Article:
You read the good news in the headline: the Economic Survey expects GDP growth to rebound to 6.1-6.7% in the next fiscal from barely 5% in this one. The calculus, however, is predicated on many factors that are not in the government’s control, such as the looming global slowdown and the festering crisis in Europe.
Raghuram Rajan, the Survey’s author and the country’s chief economic advisor, admitted it’s a wide guidance band: “It’s so because of a wide amount of uncertainty on the domestic and overseas fronts.”
And he was more apposite: “India’s situation is difficult, and a lot needs to be done. To put things back on track, there have to be efforts on removing bottlenecks in job creation, large-scale investment, and encourage the small and medium scale enterprises. Slowdown is a wake-up call to increase the pace of actions and reforms.”
His prescription for reviving the economy: shift expenditure from consumption-led to investment-led, remove bottlenecks to investment, growth and job creation, manage inflation, lower borrowing costs and ensure that savers get strong real returns and reduce government bottlenecks to investments.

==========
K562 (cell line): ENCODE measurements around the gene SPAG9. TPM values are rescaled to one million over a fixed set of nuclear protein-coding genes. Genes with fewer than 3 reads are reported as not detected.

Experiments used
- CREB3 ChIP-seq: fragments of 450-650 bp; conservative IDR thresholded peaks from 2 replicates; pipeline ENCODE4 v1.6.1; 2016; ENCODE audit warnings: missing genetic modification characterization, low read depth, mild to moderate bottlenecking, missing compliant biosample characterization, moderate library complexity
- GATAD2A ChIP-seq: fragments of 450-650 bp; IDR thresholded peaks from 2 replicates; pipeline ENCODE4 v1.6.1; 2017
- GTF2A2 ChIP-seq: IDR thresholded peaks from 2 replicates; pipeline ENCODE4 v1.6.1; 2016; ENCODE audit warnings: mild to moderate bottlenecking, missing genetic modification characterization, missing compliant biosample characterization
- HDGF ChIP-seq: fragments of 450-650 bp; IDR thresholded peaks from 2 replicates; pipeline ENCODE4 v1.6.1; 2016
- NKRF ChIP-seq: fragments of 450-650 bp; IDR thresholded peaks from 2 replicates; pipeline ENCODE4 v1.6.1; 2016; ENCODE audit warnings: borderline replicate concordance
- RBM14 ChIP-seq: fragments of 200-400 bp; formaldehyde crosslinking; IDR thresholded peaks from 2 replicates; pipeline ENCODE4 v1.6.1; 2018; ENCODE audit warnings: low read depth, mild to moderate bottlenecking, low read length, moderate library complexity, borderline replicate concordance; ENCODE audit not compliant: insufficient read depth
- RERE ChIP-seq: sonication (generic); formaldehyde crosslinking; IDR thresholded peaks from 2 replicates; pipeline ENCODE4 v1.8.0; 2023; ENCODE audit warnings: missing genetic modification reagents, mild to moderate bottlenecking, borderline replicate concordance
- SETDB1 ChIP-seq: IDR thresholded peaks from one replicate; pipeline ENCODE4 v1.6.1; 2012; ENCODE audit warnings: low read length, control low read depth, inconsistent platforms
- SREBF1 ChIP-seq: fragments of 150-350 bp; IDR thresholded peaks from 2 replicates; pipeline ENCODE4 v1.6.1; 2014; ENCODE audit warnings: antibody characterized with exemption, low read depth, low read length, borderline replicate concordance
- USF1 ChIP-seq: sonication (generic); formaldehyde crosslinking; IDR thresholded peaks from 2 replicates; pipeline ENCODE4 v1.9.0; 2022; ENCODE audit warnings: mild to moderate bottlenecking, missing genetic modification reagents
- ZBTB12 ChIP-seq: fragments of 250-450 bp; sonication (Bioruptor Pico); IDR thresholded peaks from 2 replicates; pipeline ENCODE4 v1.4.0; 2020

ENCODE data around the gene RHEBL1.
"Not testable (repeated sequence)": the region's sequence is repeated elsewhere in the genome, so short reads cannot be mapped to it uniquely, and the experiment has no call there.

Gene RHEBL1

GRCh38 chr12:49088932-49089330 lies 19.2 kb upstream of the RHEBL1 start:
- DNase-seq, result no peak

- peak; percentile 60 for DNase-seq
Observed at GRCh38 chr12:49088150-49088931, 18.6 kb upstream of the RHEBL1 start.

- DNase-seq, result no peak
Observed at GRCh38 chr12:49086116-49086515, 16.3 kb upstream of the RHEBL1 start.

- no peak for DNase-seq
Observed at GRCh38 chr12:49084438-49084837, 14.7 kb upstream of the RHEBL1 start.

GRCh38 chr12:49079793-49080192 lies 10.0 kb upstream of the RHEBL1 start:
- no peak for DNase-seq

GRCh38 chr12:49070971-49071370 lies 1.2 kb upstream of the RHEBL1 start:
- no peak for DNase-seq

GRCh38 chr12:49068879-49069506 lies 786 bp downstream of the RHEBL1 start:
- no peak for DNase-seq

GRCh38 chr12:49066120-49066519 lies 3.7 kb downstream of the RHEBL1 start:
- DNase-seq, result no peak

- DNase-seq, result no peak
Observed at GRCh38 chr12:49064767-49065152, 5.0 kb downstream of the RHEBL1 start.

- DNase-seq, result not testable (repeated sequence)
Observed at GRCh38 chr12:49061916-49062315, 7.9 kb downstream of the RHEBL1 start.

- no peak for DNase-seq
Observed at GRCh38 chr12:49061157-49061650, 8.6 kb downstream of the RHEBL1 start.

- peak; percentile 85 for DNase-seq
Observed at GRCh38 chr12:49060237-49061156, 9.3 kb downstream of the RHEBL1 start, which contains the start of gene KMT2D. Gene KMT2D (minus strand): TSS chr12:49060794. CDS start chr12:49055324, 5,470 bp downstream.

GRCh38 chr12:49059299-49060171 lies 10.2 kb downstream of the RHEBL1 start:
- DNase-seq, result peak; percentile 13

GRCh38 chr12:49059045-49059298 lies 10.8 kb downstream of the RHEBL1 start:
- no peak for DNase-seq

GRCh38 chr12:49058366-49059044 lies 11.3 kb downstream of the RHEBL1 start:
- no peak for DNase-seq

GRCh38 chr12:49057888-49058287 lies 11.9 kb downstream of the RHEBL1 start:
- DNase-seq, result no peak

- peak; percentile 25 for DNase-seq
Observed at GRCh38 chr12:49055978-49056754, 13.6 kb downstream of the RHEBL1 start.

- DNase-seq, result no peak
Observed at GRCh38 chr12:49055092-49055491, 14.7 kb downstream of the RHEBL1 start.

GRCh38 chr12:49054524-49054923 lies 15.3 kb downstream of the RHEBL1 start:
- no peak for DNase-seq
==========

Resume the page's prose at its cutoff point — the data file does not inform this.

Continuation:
According to the Survey, India will see up to 16.7 million “missing jobs” – or jobs which the country needs to create given the demographic transition compared with the current pace of job creation and absorption.
The challenge, point out Suvodeep Rakshit, Indranil Pan and Madhavi Arora of Kotak Securities in a note, are twofold: (1) Make jobs more productive to boost long-term growth rate and (2) add more jobs so as to adequately capture the demographic dividend which otherwise will be more of a burden in terms of higher unemployment and lower productivity.
So what is in store for the aam aadmi? Fuel price hikes going forward, as the Survey has called for an all-out war on subsidies, building the case for Finance Minister P Chidambaram’s Budget moves.
“Controlling the expenditure on subsidies will be crucial. Domestic prices of petroleum products, particularly diesel and liquefied petroleum gas (LPG), need to be raised in line with the prices prevailing in the international markets,” observed the economic survey.
Devendra Kumar Pant, chief economist at India Ratings, a unit of Fitch Ratings, expects LPG pricing reforms based on the assessment of who receives the LPG subsidy.
The other good news on the fiscal front is that the Survey said India would most likely hit the fiscal deficit target of 5.3% of GDP this fiscal notwithstanding a big revenue shortfall – and thanks to expenditure cuts.
That’s a big change because Rajan had earlier said the 5.3% goal was ‘tough’.
Sonal Varma and Aman Mohunta, economists at Nomura Securities expect the government to project a fiscal deficit of 4.6% for next fiscal.
“At least for Thursday’s budget, the survey suggests that the government will present a fiscally prudent budget,” they said in a note.